33. Modern Drama

05F, 07W: 10A

In 05F, identical to Theater 18. The international classics of modern drama. The course begins with the revolutionary playwrights who defined the realistic drama and theatre of modern times - Ibsen, Strindberg, and Chekhov. It then considers the developments out of and reactions against this conventional twentieth-century theatre - Pirandello’s staging of life as theatre, the theatrical and philosophical explorations of O’Neill, Eliot’s effort to recreate poetic drama, the minimalist theatre of Beckett, Brecht’s expansive dialectical drama, and the total theatre of Peter Weiss. Lectures augmented by viewings of productions via videotape and film; optional sessions for discussion and readings of scenes. Dist: ART or INT. Class of 2007 and earlier: WCult: EU. Class of 2008 and later: WCult: W. Winograd.

34. Topics in Drama

Not offered in the period from 05F through 07S

This course will study a particular theme, sub-genre or period of dramatic literature.

35. History of Narrative

06W, 07W: 2

Individual offerings of this course might concentrate on the historical development of narrative, oral and written traditions, medieval epic, romance, and the early novel. In each case the relation between narrative forms and history will be foregrounded.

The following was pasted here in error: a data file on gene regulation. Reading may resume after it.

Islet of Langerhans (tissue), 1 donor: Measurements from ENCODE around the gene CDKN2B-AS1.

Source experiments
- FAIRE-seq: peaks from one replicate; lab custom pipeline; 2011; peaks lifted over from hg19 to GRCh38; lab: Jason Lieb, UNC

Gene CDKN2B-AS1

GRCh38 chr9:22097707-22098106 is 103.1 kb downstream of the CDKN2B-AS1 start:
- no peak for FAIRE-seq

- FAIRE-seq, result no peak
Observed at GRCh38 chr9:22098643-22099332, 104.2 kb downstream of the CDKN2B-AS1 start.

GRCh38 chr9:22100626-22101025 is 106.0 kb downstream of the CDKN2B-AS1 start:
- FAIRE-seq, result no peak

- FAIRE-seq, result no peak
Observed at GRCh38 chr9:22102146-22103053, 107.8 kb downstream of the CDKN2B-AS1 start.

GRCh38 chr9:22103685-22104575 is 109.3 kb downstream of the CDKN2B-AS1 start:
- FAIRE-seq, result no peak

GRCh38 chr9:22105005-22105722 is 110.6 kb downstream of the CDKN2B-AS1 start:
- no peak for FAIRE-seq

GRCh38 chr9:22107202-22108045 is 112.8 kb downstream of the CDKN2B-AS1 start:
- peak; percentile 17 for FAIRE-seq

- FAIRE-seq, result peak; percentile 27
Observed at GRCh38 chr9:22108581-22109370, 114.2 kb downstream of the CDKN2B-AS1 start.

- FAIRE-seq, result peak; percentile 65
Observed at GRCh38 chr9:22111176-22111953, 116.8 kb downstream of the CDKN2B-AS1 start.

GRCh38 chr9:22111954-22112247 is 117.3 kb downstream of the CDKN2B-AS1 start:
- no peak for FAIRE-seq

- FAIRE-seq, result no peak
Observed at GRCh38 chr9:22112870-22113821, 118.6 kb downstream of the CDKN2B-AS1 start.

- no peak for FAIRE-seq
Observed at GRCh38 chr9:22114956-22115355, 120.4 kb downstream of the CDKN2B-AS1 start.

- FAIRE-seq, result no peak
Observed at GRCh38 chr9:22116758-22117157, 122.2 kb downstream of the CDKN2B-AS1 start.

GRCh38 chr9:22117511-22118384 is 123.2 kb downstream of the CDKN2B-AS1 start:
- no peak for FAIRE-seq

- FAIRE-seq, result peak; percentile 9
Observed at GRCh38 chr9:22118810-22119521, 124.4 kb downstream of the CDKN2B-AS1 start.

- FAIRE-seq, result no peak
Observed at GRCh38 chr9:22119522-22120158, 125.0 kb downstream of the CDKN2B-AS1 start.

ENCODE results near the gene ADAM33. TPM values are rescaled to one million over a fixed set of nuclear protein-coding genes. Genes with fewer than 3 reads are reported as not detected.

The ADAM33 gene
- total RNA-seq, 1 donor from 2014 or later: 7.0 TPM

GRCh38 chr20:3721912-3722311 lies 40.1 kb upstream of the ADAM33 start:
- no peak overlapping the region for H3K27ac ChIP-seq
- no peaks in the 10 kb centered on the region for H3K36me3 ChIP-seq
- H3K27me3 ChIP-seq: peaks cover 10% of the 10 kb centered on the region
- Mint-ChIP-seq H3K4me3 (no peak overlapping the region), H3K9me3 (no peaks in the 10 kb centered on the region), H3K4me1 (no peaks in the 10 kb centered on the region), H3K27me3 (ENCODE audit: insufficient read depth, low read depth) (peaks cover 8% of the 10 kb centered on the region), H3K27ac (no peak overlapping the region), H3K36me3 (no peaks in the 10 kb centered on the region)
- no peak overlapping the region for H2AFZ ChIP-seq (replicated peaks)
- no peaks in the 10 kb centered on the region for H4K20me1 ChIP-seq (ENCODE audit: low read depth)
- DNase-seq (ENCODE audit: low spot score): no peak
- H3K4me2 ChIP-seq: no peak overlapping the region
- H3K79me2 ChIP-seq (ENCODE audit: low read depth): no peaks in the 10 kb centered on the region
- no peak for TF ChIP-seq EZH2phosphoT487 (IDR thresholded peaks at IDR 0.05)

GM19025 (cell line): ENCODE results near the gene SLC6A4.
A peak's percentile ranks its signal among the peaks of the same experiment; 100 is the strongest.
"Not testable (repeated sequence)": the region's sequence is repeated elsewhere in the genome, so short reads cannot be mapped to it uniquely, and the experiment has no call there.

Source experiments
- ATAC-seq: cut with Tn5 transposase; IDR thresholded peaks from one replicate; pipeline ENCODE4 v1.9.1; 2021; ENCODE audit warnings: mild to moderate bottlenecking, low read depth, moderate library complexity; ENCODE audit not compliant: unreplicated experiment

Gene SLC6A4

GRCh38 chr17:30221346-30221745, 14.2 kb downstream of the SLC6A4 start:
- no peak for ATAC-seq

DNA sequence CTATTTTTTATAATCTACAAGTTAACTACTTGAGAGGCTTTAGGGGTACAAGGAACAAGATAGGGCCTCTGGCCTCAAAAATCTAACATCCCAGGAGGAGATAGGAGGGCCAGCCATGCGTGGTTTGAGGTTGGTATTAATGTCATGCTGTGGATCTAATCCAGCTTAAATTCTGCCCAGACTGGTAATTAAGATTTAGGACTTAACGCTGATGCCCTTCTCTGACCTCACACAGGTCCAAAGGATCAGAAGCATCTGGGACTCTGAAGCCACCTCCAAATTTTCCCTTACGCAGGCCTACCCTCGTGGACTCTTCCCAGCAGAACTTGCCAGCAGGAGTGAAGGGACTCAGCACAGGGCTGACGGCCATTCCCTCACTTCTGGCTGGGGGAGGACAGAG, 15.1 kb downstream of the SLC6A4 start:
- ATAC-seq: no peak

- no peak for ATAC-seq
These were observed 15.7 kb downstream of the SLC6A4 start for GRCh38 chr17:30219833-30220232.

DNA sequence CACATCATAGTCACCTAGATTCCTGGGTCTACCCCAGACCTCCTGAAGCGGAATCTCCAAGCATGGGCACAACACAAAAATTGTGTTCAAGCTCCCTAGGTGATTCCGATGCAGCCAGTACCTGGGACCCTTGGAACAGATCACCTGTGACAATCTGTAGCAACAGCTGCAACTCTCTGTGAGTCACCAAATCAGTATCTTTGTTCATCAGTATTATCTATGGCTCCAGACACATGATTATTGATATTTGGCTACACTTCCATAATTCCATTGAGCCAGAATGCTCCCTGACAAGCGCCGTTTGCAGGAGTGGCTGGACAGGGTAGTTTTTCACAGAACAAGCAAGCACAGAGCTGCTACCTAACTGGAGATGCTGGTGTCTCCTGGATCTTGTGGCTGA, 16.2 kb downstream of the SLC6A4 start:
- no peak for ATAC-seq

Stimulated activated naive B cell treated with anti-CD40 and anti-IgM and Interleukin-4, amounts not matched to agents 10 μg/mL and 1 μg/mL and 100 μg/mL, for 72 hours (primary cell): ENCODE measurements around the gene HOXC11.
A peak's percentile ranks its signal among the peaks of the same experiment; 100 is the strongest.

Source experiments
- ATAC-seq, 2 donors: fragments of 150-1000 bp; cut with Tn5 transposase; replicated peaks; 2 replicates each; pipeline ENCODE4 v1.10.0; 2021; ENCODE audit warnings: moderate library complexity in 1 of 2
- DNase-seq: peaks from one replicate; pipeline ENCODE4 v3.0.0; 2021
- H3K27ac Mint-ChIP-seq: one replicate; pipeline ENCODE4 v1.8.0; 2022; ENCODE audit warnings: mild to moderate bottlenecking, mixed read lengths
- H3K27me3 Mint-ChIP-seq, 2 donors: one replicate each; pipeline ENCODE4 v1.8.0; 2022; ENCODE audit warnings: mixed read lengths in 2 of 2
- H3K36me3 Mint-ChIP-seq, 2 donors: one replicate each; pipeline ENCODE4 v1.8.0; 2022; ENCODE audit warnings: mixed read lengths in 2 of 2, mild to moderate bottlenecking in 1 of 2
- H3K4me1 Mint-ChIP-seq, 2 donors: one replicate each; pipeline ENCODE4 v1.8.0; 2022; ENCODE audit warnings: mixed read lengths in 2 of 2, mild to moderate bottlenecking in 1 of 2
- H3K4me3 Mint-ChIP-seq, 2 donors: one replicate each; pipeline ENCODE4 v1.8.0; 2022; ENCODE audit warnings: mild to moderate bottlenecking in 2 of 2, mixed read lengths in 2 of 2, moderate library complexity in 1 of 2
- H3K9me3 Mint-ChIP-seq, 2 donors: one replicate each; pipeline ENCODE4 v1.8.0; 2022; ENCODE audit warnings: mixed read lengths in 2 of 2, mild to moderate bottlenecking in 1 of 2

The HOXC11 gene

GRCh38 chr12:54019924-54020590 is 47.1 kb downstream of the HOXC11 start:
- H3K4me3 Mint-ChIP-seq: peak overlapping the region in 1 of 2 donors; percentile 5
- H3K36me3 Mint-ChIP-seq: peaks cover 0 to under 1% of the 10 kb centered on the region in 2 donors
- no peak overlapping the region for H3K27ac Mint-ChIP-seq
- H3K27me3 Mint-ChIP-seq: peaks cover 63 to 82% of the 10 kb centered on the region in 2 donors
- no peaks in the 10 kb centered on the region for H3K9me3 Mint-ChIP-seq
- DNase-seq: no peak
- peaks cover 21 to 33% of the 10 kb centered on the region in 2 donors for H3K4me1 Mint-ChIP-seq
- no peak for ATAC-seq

In 06 and 07W, The Arabian Nights East and West (Identical to Arabic 62). An introduction to Arabo-Islamic culture through its most accessible and popular exponent, The Thousand and One Nights. The course will take this masterpiece of world literature as the focal point for a multidisciplinary literary study. It will cover the genesis of the text from Indian and Mediterranean antecedents, its Arabic recensions, its reception in the West, and its influence on European literature. The course will be taught in English in its entirety. No prerequisites. Dist: LIT or INT; WCult: NW. Kadhim.

36. The Novel I: Eighteenth and Nineteenth Centuries

Not offered in the period from 05F through 07S

This course will examine the rise of the novel as genre and its evolution in the context of bourgeois individualism. Some of the great social and psychological novels of the 18th and 19th centuries will be studied in relation to conventions such as the picaresque, the confessional, the epistolary, the Bildungsroman, realism and naturalism.

37. The Novel II: The Modern Novel